Jenkins should still resign
Ashton Weber | Tuesday, October 6, 2020
Hello, again! What a strange (and maddening) few weeks it has been since you last heard from me.
It all started on Saturday, Sept. 26, when University President Fr. John Jenkins attended the nomination of Amy Coney Barrett to fill Ruth Bader Ginsburg’s seat on the U.S. Supreme Court. The event was held in the Rose Garden of the White House, with over 200 individuals in attendance, many of whom neglected to wear masks and maintain physical distancing. Like many other students, I was immediately angered by Fr. Jenkins’ deliberate disregard for the agreement our campus community has made to follow safety guidelines at all times.
As this was his second public ignorance of COVID policies and the second time we were emailed with a now-empty promise to do better, some friends and I decided we needed to take action immediately and drafted a resolution to the student senate, calling for Fr. Jenkins’ immediate resignation. Within 24 hours, we had more than the required 200 signatures to bring a student resolution to the senate.
I’ll spare the rest of the dramatic details, as you can read them reported here, but our resolution was voted down on Thursday evening. The next morning, I woke up to the news that the U.S. president had tested positive for the virus and, hours after that, the student body was alerted that Fr. Jenkins was COVID-positive as well. Throughout the rest of the day, several other public figures who had been in the Rose Garden also began to test positive for COVID-19.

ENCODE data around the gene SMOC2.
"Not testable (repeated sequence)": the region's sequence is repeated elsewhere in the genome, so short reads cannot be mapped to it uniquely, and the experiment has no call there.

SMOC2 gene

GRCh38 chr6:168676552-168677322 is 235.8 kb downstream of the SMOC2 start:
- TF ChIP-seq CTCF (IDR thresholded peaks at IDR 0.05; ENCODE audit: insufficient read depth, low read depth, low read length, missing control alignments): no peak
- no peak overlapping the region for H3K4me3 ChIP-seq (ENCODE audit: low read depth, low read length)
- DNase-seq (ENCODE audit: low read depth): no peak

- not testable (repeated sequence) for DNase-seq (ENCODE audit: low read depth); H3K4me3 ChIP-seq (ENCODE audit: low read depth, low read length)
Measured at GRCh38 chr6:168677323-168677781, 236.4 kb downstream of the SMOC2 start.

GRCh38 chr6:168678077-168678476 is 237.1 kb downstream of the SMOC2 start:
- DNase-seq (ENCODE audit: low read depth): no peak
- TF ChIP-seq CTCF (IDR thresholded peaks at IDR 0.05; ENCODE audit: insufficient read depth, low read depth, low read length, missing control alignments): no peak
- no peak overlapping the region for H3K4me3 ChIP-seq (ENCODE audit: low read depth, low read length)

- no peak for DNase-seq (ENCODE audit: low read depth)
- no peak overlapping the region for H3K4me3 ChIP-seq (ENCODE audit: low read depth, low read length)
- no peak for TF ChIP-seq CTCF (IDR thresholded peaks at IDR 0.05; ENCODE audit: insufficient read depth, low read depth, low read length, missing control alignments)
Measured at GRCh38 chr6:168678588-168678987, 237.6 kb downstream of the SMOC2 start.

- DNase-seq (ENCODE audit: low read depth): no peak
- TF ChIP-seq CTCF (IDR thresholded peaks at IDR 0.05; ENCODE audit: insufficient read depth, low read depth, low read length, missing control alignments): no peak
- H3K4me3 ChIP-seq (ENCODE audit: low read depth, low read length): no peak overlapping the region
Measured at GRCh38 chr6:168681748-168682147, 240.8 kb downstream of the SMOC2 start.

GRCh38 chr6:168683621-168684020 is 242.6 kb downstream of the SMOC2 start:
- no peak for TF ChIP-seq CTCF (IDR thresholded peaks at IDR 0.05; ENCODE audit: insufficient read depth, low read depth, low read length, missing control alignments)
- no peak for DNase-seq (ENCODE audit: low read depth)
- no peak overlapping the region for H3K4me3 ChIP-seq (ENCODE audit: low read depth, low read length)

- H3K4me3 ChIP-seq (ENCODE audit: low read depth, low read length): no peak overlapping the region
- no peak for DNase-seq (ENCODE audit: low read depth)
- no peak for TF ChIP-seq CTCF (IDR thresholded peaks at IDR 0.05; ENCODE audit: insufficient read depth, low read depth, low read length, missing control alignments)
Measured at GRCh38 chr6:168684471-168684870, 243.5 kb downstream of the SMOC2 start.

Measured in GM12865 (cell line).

Almost immediately, I received messages from news outlets asking for comment on Jenkins’ positive test. As one of the students who had been fervently calling for Jenkins’ resignation, did his diagnosis change my position?
No. In fact, Jenkins’ diagnosis strengthened my belief that he should resign. On Twitter, one of my classmates made the point that there are only three possible ways Fr. Jenkins could have contracted the virus. He either had it before the nomination and received a false negative rapid test upon entry, caught COVID at the nomination because someone else received a false negative test upon entry or contracted the virus in the time during or immediately following his travel back to South Bend.
The implications of each scenario are different, but all demonstrate a clear failure of leadership on Jenkins’ part. If he or someone else present received a false negative test, the fact that rapid testing is highly ineffective is anecdotally validated. This explains precisely why Jenkins should have been wearing a mask in the Rose Garden and why his apology email to students, in which he spent an entire paragraph explaining how his quarantine would be a mere formality, fell short. If he contracted the virus upon his return to South Bend, it may suggest that he did not enter quarantine immediately, as his email declared.